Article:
Spread through England
The Society of Gormogons - the alternative spelling to Hogarth's Gormagons - was an active organisation attributed to Wharton as a founder, and which spread through England.
It appears to have survived to the end of the century as a rival organisation to Freemasonry.
There is no exact date of Hogarth's initiation into Freemasonry. He is recorded, however, as one of nine members of the Lodge meeting at the Hand and Apple Tree in Little Great Queen Street, Holborn, when it was consecrated in November 1725.
The Lodge, which took on the number 41, moved to Westminster and returned to Holborn, but was erased in 1737. By then Hogarth had become a joining member, in 1730, of the newly constituted Corner Stone Lodge which amalgamated with St George Lodge in 1843 and is now the St George and Corner Stone Lodge No 5.
There is little doubt that Hogarth's successful career, both as an artist and a Freemason, was influenced, even motivated, by Sir James Thornhill, his father-in-law.
Sir James Thornhill (1675-1734) was a well-known and accomplished painter whose frescoes still adorn the interior of the dome of St Paul's Cathedral and the Painted Hall in what is now the Old Royal Naval College at Greenwich. He was the Governor of the precursor to the Royal Academy and a founder of the Art College in Covent Garden.
Hogarth's relationship with Thornhill did not start in the best of terms, since he eloped with his daughter Jane and clandestinely married her at the Old Paddington Church in 1729.
Nevertheless, they became friends, and Hogarth admired and respected Thornhill and remained loyal to him all his life, even when the latter's fortunes began to decline.
Thornhill was also an active member of the Craft. He was Master of the Lodge meeting at the Swan Tavern in Greenwich in 1725 and gained the very high rank of Senior Grand Warden in 1728.
This was a period when Freemasonry was a fashionable activity. It stood out as an institution because of the quality and the high ranking standing of those who had become members, including members of the Royal family.
Thus, Sir James Thornhill joined the Masonic institution by right, so to speak, by his standing as a member of parliament and of the nobility. Hogarth, on the other hand, was born into an impoverished family and he needed Thornhill's introduction to join a suitable Lodge consisting of men well above his own social standing.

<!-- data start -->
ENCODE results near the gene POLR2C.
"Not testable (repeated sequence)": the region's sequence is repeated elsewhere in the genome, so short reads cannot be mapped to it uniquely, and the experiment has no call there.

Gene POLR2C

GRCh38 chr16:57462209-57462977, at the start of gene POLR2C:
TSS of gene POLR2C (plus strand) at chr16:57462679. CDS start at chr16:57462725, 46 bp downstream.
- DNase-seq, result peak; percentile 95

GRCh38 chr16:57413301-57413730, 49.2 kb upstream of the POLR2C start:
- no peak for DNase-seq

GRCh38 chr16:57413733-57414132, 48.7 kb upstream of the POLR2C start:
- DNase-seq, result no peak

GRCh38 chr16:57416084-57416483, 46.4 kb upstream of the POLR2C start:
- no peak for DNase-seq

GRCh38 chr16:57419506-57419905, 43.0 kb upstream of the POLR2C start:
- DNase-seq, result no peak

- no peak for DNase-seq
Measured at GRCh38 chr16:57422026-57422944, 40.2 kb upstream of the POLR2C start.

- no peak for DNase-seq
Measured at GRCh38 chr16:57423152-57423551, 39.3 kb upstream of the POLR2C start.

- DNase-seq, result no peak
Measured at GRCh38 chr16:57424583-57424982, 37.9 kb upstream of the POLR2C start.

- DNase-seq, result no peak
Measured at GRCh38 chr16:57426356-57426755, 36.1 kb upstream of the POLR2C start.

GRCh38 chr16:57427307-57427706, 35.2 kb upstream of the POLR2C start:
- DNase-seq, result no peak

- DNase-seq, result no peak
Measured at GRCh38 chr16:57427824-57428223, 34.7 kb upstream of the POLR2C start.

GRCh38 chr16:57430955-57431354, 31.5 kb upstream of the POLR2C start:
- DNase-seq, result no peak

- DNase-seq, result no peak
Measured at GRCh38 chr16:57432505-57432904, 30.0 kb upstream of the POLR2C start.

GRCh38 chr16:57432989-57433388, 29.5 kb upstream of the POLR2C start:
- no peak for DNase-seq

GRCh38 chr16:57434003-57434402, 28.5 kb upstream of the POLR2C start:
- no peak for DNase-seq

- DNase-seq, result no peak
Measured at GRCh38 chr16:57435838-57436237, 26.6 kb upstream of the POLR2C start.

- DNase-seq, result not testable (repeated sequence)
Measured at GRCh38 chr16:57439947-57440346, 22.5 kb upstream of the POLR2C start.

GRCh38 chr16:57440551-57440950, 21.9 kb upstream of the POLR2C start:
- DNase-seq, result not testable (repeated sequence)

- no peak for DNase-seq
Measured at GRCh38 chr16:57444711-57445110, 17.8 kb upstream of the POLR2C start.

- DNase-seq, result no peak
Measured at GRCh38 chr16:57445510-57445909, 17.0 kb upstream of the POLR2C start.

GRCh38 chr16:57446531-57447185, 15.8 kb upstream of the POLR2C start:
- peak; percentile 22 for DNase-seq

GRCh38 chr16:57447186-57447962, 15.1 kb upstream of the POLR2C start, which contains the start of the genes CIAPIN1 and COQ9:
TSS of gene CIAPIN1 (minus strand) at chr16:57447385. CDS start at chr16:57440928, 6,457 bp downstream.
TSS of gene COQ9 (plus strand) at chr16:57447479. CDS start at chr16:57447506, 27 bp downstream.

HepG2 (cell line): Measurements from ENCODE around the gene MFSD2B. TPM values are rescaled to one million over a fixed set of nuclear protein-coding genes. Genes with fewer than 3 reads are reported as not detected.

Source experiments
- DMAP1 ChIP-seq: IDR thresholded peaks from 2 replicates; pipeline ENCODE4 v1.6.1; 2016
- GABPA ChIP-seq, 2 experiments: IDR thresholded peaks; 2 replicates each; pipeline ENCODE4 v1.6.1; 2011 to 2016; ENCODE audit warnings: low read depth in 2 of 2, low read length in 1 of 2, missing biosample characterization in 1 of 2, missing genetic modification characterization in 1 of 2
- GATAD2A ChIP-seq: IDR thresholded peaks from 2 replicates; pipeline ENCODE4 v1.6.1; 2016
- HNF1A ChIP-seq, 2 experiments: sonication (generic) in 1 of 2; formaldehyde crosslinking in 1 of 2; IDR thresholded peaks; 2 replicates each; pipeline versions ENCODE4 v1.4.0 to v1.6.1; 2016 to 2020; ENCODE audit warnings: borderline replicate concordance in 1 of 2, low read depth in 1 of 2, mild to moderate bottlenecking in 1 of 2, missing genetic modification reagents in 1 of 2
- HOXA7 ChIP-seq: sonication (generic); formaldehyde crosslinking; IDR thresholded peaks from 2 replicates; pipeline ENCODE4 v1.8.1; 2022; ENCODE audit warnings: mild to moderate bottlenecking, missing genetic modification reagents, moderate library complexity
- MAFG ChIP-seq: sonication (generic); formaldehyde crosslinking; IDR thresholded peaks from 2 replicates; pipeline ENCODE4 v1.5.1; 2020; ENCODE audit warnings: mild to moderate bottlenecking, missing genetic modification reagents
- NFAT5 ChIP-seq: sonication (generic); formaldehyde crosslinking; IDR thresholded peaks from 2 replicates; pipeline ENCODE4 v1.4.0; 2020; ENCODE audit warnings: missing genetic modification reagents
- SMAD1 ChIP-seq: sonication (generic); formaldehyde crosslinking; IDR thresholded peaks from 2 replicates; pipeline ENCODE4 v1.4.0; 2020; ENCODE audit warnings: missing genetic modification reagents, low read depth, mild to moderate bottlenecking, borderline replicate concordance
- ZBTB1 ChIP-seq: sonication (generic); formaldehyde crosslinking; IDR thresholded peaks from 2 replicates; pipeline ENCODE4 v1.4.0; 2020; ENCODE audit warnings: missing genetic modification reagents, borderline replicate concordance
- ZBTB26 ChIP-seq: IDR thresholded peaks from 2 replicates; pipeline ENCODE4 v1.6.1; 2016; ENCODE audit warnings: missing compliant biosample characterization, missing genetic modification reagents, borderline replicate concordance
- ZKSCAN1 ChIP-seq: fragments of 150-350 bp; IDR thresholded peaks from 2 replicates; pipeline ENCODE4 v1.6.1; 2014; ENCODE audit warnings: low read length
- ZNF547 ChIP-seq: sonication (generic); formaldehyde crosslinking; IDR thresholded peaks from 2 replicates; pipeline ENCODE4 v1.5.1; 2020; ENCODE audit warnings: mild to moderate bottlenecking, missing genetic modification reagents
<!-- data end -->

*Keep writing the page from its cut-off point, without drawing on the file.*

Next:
Hogarth's incisive and critical pen did not differentiate between friend and foe, Freemasons and the profane. He depicted what he saw and his subjects were at his mercy.
His father-in-law, in the two portraits that Hogarth painted of him, got away lightly. The more important oil painting is a full portrait of Sir James in his wig and silk waistcoat, wearing a large blue-flapped Masonic apron under his grey cloth coat and holding a glove in his left hand.
Round his neck is a light blue collarette, from which hangs a silver level, the Senior Warden's jewel. Hogarth now enjoyed incorporating Masonic emblems into his paintings. The window frame is an obvious square and the shadows in the foreground and the floor pattern allude to recognisable Masonic symbols.
John Wilkes (1727-97) did not get away so lightly. Hogarth's detailed and accurate 1763 depiction of the controversial champion of liberty became a major issue of contention between the two men. It depicted with pitiless accuracy Wilkes' physical defects, his distinctive squint and cynical grin, which was a recognisable feature of the politician, as well as his arrogance and defiance.
So accurate was this depiction, that in August of that year, the son of a Scottish Jacobite challenged Wilkes to a duel in Paris, having recognised him from Hogarth's print! In 1769, five years after Hogarth's death, John Wilkes was made a Freemason in prison, by special dispensation of Deputy Grand Master Charles Dillon.
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